Bank of America is expected to report a return on equity of 15 percent for the third quarter, Fox-Pitt Kelton Cochran Caronia Waller analysts estimated. Wachovia Corp., the nation's fourth- largest bank, will report an ROE of 13 percent when it releases earnings on Oct. 19, according to the analysts.
Citigroup's profit drop included costs of $1.35 billion for leveraged-buyout loans and $1.56 billion for subprime mortgage assets. It also suffered a $636 million fixed-income trading loss and reported $2.98 billion of costs to guard against rising defaults for consumer loans. The losses and writedowns announced today were $600 million bigger than the company estimated two weeks ago.
On Oct. 11, Citigroup replaced Thomas Maheras, 44, who ran trading, and Randy Barker, 48, a senior fixed-income executive. The company promoted Vikram Pandit, 50, to run trading, investment banking and alternative investments.
The board is "comfortable" with the management changes, Prince said on the call, declining to comment on whether his own job was in jeopardy.
Past-due home loans doubled in the U.S. The slide in the mortgage business is frustrating Prince's effort to increase revenue faster than expenses.
Surging defaults "raise fear that credit quality may continue to be challenging," said Tom Kersting, an analyst at Edward Jones & Co. in Des Peres, Missouri. The delinquencies are "worse than they talked about even a couple of weeks ago."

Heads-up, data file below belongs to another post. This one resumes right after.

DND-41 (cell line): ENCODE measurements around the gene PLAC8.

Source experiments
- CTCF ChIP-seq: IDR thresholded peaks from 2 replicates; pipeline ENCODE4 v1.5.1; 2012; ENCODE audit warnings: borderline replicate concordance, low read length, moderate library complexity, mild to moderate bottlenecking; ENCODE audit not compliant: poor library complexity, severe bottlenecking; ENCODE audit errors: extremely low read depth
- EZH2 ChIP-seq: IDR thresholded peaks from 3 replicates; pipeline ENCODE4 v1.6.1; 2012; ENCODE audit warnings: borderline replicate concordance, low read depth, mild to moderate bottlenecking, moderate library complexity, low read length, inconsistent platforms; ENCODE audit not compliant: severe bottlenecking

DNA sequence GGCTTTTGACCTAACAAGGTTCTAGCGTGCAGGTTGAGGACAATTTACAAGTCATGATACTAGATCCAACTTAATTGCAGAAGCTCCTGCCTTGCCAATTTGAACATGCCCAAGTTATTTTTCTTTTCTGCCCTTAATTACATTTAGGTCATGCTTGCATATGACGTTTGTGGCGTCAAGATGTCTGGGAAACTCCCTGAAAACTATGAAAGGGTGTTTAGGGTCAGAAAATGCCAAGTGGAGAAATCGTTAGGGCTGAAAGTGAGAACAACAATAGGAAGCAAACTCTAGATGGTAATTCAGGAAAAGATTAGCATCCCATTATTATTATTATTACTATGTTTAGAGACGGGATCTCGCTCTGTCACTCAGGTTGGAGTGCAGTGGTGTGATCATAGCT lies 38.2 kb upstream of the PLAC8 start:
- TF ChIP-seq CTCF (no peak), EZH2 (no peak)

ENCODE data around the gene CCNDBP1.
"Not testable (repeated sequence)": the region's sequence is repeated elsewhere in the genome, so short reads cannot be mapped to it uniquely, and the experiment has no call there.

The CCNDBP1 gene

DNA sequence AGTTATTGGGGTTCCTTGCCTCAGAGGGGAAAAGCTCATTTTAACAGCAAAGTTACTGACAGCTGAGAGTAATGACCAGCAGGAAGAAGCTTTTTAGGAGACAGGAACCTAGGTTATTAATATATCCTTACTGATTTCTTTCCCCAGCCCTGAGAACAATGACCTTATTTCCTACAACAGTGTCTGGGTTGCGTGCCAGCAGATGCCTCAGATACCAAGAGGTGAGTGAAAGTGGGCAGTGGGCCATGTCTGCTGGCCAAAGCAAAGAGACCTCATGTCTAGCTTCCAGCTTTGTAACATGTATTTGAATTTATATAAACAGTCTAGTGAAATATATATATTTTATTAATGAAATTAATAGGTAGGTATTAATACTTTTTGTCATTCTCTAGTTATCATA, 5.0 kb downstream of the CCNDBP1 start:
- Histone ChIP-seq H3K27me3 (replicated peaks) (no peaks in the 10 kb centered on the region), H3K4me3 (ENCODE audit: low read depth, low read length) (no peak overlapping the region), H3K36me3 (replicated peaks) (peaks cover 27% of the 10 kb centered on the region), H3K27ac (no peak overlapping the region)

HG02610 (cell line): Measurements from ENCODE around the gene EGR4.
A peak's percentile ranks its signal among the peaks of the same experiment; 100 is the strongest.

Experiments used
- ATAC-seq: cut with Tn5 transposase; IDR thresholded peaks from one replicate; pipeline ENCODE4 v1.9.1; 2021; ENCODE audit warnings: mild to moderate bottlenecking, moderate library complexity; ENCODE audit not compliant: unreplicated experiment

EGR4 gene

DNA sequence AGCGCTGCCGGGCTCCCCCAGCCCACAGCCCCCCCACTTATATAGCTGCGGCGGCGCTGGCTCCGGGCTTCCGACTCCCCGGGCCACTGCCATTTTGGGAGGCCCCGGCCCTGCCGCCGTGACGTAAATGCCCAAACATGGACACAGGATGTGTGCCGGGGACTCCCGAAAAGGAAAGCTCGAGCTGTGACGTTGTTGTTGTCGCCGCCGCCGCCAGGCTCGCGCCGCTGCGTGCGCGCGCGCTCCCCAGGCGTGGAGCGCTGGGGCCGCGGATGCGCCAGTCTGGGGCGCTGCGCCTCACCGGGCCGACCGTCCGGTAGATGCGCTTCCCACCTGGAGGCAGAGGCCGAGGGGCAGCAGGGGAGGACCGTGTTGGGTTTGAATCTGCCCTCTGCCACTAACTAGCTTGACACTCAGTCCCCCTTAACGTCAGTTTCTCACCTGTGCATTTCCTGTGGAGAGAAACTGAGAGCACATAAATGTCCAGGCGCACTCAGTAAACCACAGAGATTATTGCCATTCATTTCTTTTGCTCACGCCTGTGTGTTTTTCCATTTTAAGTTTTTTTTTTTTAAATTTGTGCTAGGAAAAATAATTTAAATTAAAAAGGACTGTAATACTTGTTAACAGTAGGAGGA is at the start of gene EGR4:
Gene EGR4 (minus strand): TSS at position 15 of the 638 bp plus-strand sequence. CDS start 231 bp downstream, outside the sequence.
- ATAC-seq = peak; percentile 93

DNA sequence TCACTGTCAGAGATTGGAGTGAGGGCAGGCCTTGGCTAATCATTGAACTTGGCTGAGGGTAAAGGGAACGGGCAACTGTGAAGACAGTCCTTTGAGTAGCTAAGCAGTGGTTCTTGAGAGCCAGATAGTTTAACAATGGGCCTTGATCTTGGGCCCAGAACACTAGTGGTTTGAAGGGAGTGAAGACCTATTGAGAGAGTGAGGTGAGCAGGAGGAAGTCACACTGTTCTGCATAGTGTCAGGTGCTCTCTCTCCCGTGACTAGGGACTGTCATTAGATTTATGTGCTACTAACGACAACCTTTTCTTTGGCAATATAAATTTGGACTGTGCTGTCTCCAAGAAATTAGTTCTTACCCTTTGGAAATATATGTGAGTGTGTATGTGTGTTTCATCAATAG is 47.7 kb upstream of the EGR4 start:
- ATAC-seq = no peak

The percentage of U.S. real-estate loans where borrowers were more than 90 days behind on payments climbed to 1.8 percent, from 1.4 percent in the second quarter and 1 percent a year earlier, Citigroup said.
Investors were further disheartened after Crittenden said capital ratios — a measure of the bank's ability to handle a business downturn — have fallen below the company's target, according to Kersting. The bank now has to divert spare capital away from share buybacks, Crittenden said.
Prince, 57, said when the losses were announced that they were an "aberration" and that profit would "return to a normal earnings environment" in the fourth quarter. Citigroup is part of a group of banks that agreed to set up a fund of about $80 billion to revive the market for asset-backed commercial paper, or loans that mature in 270 days or less.
The stock's slide has fueled criticism from investors such as Second Curve Capital LLC's Thomas Brown. Prince came under fire last year from Saudi billionaire Prince Alwaleed bin Talal, Citigroup's largest individual shareholder, for failing to control costs.
Prince placated Alwaleed by pledging earlier this year to cut annual expenses by $4.6 billion, or 10 percent, by 2009. The CEO announced plans in April to eliminate 17,000 jobs. Alwaleed said this month that he supports Prince.
Crittenden, the CFO, said on the conference call that the company is "ahead of our commitment" on headcount reductions and expense savings.
Since taking over in October 2003, Prince has defended the company's breadth as helping to assure stable earnings. The bank says it has about 200 million customer accounts in more than 100 countries.